22. Gary, was UA’s “VP of Loyalty” (you have to love that job title, sounds like a Soviet Commissar) Luc Bondar’s nose growing when you spoke with him? 🙂
    @Andy nails it – but we need a few terminators to go back in time after Kirby, Bastian, Parker, and their granddaddy in gutting customer loyalty, $mi$ek.
    I’m well on my way towards burning up my AA miles, will now put those UA miles on the fast track. As @Ed notes, Chase and Citi are big losers in this race to the bottom between the “Big 3” US-based air carriers. When I next board da plane, I’ll give my seatmates an earful when the FAs are shilling the credit cards.

  23. @Ed has a very valid point. Doesn’t the banks protect itself against radical changes in value of the miles when they enter into contracts? I agree that United’s miles are worth considerably less today than they were yesterday. Though theoretically it wouldn’t have to be terrible, I think that’s a forlorn hope, based on everything that we’ve seen before. Personally the key will be what happens with partner awards, as that’s really the only thing I care about. I doubt I’ve booked a United domestic award in the last decade.

  24. United had won us over (formerly 18-yr annual Delta Platinum/Diamond flyer)…..great availability for 30k awards to/from Europe. I consistently saved miles and transferred UR for our family trips to Europe. We kept charts to hit goals (“90k and we’re all in Barcelona!”)……but now, how will we know how many we will need to reach these goals? Delta is a joke on redemptions—250k+ for business class one way to AMS?!! Are you kidding me?! Now United is headed the same direction……

    You won me over with transparency and a clear path to reward me for my loyalty. Without clear charts the whole exchange becomes one-way…..used to be: “fly with us today and tomorrow there are these attainable rewards”…..now: ”you fly with us, and then in return you’ll get whatever nebulous value we feel like tomorrow.”

    Why would I bother going out to IAD/SFO/ etc again just to fly United when there are other (less expensive and more convenient) options?! I’m genuinely tired of the constant revaluing of these programs……feeling less like a valued member and more like a commodity the airline is wishing to maximize.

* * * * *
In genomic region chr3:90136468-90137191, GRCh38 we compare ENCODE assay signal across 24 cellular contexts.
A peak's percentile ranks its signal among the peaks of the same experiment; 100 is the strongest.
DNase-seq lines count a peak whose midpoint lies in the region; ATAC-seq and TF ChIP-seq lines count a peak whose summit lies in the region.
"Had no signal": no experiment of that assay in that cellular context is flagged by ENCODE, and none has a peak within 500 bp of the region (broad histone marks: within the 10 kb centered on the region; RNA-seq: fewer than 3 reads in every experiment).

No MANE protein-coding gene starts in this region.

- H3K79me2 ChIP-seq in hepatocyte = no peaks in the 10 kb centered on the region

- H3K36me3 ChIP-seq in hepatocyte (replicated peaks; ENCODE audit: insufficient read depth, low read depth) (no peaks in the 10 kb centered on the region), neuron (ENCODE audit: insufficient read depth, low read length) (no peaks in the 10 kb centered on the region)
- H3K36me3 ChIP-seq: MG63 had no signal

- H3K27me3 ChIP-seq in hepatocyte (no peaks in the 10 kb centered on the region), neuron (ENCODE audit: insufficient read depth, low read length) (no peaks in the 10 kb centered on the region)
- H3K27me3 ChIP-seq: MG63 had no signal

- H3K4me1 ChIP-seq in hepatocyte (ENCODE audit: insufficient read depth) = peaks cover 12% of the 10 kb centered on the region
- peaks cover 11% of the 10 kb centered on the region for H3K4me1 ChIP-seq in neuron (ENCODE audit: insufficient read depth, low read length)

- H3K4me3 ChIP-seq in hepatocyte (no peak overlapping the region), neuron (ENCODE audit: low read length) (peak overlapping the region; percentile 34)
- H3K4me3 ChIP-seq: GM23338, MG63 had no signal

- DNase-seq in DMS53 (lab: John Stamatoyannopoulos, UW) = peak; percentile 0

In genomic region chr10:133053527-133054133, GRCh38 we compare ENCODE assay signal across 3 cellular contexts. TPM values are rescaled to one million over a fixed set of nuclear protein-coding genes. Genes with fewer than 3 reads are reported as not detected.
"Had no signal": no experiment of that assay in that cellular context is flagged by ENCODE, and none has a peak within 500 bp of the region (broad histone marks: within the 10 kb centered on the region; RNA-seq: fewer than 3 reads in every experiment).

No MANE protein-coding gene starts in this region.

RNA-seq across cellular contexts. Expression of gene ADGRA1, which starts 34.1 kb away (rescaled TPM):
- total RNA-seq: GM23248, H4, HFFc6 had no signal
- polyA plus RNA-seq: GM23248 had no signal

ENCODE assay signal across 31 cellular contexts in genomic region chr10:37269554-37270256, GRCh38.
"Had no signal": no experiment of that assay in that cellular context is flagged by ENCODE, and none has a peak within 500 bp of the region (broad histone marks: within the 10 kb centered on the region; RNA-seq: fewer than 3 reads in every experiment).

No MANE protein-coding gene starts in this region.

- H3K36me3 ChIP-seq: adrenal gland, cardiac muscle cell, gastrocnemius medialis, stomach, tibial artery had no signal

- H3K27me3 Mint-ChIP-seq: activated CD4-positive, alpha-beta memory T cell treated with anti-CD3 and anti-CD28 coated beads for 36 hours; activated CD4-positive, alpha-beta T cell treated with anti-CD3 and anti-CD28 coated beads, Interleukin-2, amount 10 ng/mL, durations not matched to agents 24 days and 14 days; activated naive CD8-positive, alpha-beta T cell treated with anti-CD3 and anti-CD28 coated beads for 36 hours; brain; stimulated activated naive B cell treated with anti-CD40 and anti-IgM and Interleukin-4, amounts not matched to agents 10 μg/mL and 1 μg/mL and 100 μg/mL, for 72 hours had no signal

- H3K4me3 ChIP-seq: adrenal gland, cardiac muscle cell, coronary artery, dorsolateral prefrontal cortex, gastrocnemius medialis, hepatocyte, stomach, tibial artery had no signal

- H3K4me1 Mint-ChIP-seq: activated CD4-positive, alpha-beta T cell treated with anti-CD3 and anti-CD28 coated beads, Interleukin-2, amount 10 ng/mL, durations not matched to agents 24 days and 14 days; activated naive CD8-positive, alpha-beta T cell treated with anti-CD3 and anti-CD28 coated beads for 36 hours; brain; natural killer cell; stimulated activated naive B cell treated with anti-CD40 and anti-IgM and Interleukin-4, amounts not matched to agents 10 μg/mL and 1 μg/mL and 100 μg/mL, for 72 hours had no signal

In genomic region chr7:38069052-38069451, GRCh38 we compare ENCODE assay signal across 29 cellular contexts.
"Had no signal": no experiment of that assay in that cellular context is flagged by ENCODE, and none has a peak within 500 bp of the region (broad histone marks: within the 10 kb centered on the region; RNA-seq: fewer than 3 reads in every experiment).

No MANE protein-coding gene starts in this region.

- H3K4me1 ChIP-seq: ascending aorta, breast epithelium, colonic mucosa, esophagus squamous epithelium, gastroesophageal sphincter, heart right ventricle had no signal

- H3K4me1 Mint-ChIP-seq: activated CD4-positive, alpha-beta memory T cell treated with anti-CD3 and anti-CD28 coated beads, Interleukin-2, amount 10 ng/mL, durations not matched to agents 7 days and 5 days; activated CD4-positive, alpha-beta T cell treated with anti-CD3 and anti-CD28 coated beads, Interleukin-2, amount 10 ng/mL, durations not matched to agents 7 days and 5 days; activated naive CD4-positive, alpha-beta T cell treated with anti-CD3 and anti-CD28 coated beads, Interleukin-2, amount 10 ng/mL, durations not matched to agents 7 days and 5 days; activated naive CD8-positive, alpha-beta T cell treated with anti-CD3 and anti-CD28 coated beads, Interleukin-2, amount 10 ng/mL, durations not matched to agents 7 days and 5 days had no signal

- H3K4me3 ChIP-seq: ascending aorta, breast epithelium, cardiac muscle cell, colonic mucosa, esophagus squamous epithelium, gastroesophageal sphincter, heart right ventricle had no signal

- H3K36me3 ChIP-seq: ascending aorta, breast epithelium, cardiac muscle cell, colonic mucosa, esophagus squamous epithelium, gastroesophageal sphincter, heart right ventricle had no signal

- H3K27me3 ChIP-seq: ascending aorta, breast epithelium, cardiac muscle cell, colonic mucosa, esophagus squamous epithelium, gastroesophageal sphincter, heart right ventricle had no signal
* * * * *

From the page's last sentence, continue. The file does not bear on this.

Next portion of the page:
Alaska will be gaining a new elite flyer staring in November!!

  25. @ Gary — We have to remember that TPG supposedly earns millions of miles per month through his business expenses, so I suppose more availability at higher prices is great for him.

  26. This is terrible news for the average reader of this blog. As a close to a million mile United flyer, I’m going to burn my United miles (I don’t have that many stashed) and see what these awards look like before I started accumulating miles.

  27. I left UA 2 years ago as I could no longer bear to be treated like a convicted felon by GAs & FAs even as 1k.
    That said, the single best feature of UA mileage plus was the fantastic availability of close in seats at saver award network-wide, including overseas. I have booked several last minute trip at 30k miles to EU each way on flights not full while the cheapest paying fare was over $3k !! This is still the only reason I fly UA from time to time overseas like I did last month.
    If UA is eliminating this by putting a fixed price on miles, then their mileage plan will be completely useless and I will no longer fly them.

  28. I don’t think United has a problem letting business go with most of the commentators here.

    What they are shifting to rewards people who either spend their own or other people’s money on either United-originated tickets or through co-branded credit cards.

    In the end it’s still a heck of a lot easier to just buy with cash.

  29. ADP,

    UA aren’t shifting to rewards people who either spend their own or other people’s money on either United-originated tickets or through co-branded credit cards. This change is meant to devalue UA miles for
    all sorts of UA customers, including the OPM customers and those who overpay for UA miles by using UA branded credit cards.

  30. Sorry, Gary, when your primary gig is peddling credit cards with huge mileage bonuses, you just aren’t credible complaining about devaluation.

    Folks: miles are so easy to get it is no surprise that awards cost more.

    Credit card miles are part of the problem

  31. Weasel words from the VP of Loyalty, Luc (?) Bondar. Is there really any way to sugarcoat a steaming turd to make it more appertising?
    I think that guys like this, sitting in a lovely office with an overblown title on their nameplate feel the need to do SOMETHING, anything, to attempt to justify their oversized salary, or push for a big raise.
    To hell with what the moaning, dirty masses want! Change for the sake of change is never a good idea.